Even after the administration officially responded to the Boston University Student Union’s medical amnesty proposal, BU is no closer to adopting a good Samaritan policy.
In a March 16 letter to Union President Matt Seidel, Dean of Students Kenneth Elmore said he thinks the Union’s proposal is consistent with BU’s already existing alcohol policies.
Elmore said he wants first and foremost to ensure that all students understand BU’s treatment toward alcohol use before any steps are made toward blanket amnesty.
Elmore’s letter laid out the school’s disciplinary procedures regarding drug and alcohol use and said students who seek medical assistance ‘ordinarily will not be subject to university disciplinary sanctions’ if they comply with BU’s counseling and education programs following the incident.
Seidel said ‘ordinarily’ is not good enough.
‘In an instance of crisis, if [students] don’t have a guarantee that by doing the right thing they are not also screwing themselves out of housing or losing a scholarship, then nothing is going to change,’ Seidel, a College of Arts and Sciences junior, said. ‘If Dean Elmore is serious about changing this perception that he is admitting exists, then something needs to be done.’
Elmore said he wants to proceed cautiously because it is a sensitive and nuanced issue.
‘Before we talk about amnesty ‘- I don’t use that word ‘- but before we talk about amnesty, we have to know what we are getting amnesty from,’ Elmore told The Daily Free Press.
Union members were not surprised to learn of Elmore’s hesitance to push medical amnesty forward.
‘We’ve known for a while that this was going to be [Elmore’s] reaction,’ Union Vice President Paula Griffin, a CAS junior, said.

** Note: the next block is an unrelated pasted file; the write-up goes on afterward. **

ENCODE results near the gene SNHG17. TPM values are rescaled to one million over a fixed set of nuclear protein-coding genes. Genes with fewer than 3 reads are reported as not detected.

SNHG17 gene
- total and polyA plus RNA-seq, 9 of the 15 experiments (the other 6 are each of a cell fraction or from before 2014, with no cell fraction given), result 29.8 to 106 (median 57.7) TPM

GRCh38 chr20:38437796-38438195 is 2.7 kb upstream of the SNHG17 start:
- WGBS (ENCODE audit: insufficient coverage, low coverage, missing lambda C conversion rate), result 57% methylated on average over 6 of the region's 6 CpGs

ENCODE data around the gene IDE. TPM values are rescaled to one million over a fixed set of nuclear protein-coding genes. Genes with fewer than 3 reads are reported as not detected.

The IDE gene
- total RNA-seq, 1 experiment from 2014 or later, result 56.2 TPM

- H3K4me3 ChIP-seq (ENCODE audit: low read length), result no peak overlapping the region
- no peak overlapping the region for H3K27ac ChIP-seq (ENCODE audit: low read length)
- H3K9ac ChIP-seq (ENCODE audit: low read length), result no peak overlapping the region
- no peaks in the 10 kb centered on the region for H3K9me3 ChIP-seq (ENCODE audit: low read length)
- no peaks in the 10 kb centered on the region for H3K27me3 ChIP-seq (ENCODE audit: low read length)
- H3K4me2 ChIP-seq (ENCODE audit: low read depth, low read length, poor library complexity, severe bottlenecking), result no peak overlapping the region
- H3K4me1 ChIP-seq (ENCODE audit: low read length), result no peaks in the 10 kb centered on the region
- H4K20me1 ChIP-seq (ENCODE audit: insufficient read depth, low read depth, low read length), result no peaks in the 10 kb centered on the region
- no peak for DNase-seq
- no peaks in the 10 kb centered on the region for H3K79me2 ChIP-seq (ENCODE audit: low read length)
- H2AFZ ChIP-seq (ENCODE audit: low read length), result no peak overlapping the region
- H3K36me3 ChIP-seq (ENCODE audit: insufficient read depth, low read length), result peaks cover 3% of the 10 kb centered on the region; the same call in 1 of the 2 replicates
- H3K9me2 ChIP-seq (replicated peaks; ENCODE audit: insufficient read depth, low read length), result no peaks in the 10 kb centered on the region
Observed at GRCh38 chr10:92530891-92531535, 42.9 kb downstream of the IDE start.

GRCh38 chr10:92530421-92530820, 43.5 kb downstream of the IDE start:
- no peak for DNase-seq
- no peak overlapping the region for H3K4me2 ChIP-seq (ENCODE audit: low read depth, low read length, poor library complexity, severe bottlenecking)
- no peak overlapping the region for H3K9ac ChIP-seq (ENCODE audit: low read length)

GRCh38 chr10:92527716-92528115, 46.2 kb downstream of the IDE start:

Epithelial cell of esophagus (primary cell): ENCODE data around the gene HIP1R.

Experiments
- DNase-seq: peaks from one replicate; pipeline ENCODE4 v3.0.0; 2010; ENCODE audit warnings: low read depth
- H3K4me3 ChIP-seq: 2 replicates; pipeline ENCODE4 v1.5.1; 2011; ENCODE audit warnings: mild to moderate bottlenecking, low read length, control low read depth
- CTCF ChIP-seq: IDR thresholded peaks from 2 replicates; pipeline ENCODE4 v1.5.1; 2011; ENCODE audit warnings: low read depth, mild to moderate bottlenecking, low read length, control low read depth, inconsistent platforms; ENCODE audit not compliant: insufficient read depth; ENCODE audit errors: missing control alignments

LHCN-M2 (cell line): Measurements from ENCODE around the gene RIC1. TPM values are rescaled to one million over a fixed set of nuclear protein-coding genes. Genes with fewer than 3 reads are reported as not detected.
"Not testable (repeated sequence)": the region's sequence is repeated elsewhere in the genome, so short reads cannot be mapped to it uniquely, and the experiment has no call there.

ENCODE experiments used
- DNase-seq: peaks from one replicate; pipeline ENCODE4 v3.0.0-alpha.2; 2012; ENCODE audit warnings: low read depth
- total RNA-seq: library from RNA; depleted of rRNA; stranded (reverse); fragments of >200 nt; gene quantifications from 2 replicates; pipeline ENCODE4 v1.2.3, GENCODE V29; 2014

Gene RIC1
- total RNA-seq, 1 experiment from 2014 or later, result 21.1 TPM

A Feb. 9 Daily Free Press article reported that Elmore was not in favor of immediately adopting any sort of good Samaritan policy.
‘On some levels, there may be some policy issues that are here, but on a lot of levels this may be more an issue of communication,’ Elmore said in an interview for the article. ‘In fact, it might be more than anything about communication.’
Still, Elmore has not ruled out the possibility of adjusting the school’s response to alcohol use, he said. The letter states that BU administrators plan to review BU’s procedures regarding alcohol and drug use. The end of the year review will also include re-examining the school’s treatment of marijuana incidences, Elmore said.
‘The door is open for some conversation, and the Union is pushing some conversation,’ Elmore said.
Seidel said the Union is not willing to let the issue die.
‘I don’t take Dean Elmore as the be all and end all,’ Seidel, said. ‘If he personally rejects the need for medical amnesty, then that’s his opinion. But the administration and students are free to disagree with him.’
Elmore’s response did not entirely contradict the Union’s wishes. Part of the advocacy group’s proposal intended to guarantee amnesty to victims of sexual assault in situations involving alcohol. Elmore said the university grants such pardons.
‘We don’t take disciplinary action against people who have been victimized,’ Elmore said. ‘I think that was the clearest that I’ve ever stated it. That’s the first time we’ve done that, to make a policy statement.’
Seidel and Griffin said they plan to continue pressing for universal medical amnesty, which would cover people who need any type of medical attention and their friends, at the University Council’s Committee on Student Life and Policies meetings. The committee, chaired by Elmore and responsible for recommending action on university issues, is scheduled to meet at the end of March.
Although Elmore said actual policy change is unlikely to happen soon, he hopes that the Union continues to push him on BU’s alcohol and drug treatment.
‘I think the Union goes a long way in keeping the discussion going,’ Elmore said. ‘These are important things for students to talk about.’